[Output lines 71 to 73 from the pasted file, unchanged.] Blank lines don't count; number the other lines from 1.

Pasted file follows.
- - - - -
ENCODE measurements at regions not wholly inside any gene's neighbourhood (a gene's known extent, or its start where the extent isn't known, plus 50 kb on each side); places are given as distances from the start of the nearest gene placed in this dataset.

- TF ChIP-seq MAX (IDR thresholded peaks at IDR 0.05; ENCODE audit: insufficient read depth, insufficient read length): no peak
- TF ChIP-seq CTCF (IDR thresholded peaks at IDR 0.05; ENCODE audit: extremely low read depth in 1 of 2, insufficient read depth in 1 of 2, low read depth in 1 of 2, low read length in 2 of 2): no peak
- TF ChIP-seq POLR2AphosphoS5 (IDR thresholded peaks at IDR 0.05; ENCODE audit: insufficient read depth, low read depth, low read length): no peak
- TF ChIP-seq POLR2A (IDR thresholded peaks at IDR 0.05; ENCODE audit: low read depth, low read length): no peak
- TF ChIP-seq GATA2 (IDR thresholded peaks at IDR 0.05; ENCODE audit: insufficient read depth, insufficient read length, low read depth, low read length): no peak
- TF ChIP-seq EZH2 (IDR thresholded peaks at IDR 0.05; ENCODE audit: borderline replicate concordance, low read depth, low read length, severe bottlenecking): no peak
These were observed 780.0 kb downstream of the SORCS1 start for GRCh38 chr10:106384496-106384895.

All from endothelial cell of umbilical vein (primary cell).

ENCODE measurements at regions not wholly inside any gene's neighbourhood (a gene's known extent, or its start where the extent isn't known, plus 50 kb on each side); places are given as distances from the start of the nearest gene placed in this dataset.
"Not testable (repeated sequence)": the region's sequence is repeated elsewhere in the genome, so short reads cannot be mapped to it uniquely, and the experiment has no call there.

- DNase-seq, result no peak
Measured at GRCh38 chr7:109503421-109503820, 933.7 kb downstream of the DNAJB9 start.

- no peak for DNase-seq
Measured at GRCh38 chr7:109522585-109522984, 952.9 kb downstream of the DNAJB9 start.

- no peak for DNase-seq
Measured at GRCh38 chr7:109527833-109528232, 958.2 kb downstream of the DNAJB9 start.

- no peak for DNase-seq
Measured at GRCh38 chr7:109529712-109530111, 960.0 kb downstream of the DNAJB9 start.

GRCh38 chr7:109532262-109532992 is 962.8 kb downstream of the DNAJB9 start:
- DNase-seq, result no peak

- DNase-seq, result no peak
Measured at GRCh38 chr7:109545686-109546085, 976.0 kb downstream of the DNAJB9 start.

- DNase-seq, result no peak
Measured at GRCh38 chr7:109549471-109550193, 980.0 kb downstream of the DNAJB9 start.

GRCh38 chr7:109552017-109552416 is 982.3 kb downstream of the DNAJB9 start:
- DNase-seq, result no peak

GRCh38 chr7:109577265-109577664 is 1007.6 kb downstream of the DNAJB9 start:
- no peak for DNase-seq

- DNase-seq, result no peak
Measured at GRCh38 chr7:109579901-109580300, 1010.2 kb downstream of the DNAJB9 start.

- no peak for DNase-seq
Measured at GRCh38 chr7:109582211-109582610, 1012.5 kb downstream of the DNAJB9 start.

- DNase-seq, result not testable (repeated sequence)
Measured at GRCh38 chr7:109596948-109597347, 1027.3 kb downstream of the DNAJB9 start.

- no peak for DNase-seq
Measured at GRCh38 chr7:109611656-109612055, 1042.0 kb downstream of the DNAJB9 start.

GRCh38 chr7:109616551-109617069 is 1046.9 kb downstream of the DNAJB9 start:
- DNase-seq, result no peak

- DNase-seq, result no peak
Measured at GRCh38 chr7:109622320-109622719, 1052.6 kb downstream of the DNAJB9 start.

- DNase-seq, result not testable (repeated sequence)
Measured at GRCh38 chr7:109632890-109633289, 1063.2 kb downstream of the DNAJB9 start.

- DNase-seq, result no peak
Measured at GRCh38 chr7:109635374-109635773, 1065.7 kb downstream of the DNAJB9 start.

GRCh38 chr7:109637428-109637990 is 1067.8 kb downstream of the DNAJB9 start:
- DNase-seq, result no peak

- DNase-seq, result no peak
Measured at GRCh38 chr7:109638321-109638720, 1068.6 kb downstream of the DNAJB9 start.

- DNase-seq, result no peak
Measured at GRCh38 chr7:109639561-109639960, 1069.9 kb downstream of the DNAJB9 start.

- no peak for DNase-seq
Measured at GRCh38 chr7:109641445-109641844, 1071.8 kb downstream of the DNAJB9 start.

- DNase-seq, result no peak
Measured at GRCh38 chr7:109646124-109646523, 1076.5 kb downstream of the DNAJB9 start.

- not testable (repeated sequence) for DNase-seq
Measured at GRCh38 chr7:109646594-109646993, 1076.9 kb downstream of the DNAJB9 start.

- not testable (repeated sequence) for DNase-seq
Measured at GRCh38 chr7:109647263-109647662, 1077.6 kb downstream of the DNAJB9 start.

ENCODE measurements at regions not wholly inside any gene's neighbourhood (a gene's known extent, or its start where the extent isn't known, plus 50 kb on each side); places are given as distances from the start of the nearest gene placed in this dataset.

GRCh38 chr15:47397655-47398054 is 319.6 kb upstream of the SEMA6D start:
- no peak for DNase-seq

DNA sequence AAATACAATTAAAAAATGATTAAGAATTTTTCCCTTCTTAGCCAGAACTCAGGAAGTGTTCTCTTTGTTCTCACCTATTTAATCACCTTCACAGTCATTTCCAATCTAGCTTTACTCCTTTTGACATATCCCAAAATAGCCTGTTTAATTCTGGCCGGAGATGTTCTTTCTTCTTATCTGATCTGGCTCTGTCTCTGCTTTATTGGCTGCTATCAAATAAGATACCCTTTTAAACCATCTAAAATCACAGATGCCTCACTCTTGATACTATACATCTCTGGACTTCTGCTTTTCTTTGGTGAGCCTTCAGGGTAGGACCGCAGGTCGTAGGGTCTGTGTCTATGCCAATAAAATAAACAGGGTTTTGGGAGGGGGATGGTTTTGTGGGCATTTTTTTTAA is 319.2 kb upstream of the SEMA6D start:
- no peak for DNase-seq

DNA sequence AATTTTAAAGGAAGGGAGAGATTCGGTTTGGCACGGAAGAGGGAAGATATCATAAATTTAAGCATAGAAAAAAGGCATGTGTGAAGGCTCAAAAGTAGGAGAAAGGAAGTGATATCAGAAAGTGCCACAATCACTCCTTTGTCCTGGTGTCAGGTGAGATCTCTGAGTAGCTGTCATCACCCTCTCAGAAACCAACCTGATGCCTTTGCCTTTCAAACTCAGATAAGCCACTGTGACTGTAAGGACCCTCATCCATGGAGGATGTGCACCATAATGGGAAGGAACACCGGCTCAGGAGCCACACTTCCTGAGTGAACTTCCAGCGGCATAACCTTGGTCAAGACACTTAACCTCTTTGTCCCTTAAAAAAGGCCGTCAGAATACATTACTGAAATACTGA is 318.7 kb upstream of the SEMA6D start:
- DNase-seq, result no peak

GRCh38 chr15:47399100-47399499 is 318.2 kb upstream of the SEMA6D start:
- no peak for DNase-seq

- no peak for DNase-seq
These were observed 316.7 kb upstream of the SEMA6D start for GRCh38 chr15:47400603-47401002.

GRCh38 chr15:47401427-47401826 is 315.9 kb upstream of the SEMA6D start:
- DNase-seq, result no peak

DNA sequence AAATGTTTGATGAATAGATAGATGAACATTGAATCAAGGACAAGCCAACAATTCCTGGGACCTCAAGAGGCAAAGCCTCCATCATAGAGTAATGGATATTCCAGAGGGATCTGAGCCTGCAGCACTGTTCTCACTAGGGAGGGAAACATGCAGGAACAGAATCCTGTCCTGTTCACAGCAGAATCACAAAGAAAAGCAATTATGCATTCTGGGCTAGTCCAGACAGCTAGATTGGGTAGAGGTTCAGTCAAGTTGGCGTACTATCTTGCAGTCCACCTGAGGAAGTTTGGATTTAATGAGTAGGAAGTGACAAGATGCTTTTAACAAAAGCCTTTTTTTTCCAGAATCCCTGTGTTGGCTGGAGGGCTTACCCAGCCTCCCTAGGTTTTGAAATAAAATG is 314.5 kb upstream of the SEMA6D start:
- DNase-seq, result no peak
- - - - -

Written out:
GRCh38 chr15:47401427-47401826 is 315.9 kb upstream of the SEMA6D start:
- DNase-seq, result no peak

DNA sequence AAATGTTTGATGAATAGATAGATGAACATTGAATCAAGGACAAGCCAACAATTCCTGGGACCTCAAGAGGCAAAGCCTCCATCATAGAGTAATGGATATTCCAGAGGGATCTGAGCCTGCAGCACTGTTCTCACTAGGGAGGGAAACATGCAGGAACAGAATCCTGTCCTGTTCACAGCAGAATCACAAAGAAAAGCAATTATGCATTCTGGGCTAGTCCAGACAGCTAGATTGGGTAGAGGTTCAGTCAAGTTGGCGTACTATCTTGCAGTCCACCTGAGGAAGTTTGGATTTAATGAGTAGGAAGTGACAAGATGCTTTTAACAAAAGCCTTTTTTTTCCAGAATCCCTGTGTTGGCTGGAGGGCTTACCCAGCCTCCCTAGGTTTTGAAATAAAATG is 314.5 kb upstream of the SEMA6D start: